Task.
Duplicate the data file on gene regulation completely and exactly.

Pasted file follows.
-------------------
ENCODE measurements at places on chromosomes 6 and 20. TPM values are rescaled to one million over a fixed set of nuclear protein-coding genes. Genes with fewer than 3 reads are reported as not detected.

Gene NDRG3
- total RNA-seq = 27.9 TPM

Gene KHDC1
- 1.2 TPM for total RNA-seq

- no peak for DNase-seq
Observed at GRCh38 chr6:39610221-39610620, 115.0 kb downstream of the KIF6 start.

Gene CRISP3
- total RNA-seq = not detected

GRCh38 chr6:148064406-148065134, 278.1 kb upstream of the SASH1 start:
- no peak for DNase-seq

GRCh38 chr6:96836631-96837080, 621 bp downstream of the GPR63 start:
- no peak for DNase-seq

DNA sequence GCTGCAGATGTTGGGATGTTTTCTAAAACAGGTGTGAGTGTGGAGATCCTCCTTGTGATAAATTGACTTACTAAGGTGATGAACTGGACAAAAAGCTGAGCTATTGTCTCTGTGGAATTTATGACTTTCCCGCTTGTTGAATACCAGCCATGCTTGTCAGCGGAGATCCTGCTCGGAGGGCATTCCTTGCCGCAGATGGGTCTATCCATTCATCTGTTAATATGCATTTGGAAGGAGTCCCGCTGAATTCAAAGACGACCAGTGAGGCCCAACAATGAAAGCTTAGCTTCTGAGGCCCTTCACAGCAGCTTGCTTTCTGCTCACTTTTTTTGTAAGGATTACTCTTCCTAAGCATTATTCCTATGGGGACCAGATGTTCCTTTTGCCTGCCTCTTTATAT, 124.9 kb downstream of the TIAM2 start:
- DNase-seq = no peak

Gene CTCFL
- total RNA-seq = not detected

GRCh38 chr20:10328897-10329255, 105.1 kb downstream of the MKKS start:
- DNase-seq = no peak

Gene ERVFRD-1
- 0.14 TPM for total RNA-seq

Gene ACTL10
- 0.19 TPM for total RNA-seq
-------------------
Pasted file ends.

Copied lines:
ENCODE measurements at places on chromosomes 6 and 20. TPM values are rescaled to one million over a fixed set of nuclear protein-coding genes. Genes with fewer than 3 reads are reported as not detected.

Gene NDRG3
- total RNA-seq = 27.9 TPM

Gene KHDC1
- 1.2 TPM for total RNA-seq

- no peak for DNase-seq
Observed at GRCh38 chr6:39610221-39610620, 115.0 kb downstream of the KIF6 start.

Gene CRISP3
- total RNA-seq = not detected

GRCh38 chr6:148064406-148065134, 278.1 kb upstream of the SASH1 start:
- no peak for DNase-seq

GRCh38 chr6:96836631-96837080, 621 bp downstream of the GPR63 start:
- no peak for DNase-seq

DNA sequence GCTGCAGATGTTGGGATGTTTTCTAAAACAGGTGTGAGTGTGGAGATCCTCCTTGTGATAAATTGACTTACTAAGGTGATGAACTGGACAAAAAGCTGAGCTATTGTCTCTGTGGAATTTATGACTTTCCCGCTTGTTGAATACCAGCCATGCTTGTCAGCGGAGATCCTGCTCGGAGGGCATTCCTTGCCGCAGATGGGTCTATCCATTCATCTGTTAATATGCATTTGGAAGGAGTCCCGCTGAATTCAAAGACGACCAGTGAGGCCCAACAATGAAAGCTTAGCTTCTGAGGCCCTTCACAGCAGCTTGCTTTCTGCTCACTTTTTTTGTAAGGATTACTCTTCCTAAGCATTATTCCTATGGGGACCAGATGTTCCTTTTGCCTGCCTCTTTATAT, 124.9 kb downstream of the TIAM2 start:
- DNase-seq = no peak

Gene CTCFL
- total RNA-seq = not detected

GRCh38 chr20:10328897-10329255, 105.1 kb downstream of the MKKS start:
- DNase-seq = no peak

Gene ERVFRD-1
- 0.14 TPM for total RNA-seq

Gene ACTL10
- 0.19 TPM for total RNA-seq